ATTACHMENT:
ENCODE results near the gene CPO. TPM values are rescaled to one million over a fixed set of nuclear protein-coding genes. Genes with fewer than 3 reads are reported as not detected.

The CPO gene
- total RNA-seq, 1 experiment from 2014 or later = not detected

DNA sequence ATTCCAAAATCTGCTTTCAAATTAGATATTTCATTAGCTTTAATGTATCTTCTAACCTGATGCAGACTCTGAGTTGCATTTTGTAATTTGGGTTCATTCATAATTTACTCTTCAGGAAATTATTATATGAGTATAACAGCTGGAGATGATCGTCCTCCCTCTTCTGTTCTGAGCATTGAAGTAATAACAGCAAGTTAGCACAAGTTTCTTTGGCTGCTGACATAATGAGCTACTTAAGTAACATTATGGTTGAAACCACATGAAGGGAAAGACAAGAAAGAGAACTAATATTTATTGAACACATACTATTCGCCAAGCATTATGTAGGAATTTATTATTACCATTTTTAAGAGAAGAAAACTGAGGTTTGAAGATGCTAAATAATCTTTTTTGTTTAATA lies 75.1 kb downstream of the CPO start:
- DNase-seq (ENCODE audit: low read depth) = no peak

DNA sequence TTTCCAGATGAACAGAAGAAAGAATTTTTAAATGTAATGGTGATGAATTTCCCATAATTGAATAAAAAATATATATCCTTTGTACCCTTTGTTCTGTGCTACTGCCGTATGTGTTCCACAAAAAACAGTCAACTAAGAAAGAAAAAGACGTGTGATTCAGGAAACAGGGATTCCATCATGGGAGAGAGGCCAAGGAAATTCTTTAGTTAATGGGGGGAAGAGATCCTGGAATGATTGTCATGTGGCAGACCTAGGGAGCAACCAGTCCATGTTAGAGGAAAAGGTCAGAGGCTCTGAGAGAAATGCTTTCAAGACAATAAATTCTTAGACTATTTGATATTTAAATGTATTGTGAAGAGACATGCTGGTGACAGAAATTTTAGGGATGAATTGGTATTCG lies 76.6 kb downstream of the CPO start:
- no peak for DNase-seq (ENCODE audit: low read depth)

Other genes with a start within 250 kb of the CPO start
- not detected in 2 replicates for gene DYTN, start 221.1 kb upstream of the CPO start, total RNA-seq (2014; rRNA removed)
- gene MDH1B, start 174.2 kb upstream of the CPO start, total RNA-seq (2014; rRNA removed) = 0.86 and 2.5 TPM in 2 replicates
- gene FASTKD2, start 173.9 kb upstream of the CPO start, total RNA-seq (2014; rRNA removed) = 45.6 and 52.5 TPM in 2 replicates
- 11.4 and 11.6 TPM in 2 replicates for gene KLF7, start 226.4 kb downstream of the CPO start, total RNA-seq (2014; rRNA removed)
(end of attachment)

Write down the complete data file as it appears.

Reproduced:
ENCODE results near the gene CPO. TPM values are rescaled to one million over a fixed set of nuclear protein-coding genes. Genes with fewer than 3 reads are reported as not detected.

The CPO gene
- total RNA-seq, 1 experiment from 2014 or later = not detected

DNA sequence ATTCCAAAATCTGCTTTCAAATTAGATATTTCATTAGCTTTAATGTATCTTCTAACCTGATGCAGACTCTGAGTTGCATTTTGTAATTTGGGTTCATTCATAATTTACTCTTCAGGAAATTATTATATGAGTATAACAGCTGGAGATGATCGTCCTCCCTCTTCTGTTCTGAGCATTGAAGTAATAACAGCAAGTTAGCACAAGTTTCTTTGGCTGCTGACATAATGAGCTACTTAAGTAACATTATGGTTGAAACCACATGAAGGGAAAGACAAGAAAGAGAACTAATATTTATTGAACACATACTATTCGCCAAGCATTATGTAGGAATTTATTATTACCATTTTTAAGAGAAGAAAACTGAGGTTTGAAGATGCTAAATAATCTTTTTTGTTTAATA lies 75.1 kb downstream of the CPO start:
- DNase-seq (ENCODE audit: low read depth) = no peak

DNA sequence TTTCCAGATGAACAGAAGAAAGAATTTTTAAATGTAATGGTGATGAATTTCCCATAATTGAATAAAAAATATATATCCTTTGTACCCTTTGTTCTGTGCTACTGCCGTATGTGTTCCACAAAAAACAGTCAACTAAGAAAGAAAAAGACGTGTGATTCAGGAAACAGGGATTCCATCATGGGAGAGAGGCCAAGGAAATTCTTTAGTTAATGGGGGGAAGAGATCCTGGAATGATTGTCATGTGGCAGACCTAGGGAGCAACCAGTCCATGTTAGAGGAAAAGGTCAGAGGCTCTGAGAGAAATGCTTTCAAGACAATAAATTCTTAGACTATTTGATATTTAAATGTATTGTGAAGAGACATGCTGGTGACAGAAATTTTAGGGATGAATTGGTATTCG lies 76.6 kb downstream of the CPO start:
- no peak for DNase-seq (ENCODE audit: low read depth)

Other genes with a start within 250 kb of the CPO start
- not detected in 2 replicates for gene DYTN, start 221.1 kb upstream of the CPO start, total RNA-seq (2014; rRNA removed)
- gene MDH1B, start 174.2 kb upstream of the CPO start, total RNA-seq (2014; rRNA removed) = 0.86 and 2.5 TPM in 2 replicates
- gene FASTKD2, start 173.9 kb upstream of the CPO start, total RNA-seq (2014; rRNA removed) = 45.6 and 52.5 TPM in 2 replicates
- 11.4 and 11.6 TPM in 2 replicates for gene KLF7, start 226.4 kb downstream of the CPO start, total RNA-seq (2014; rRNA removed)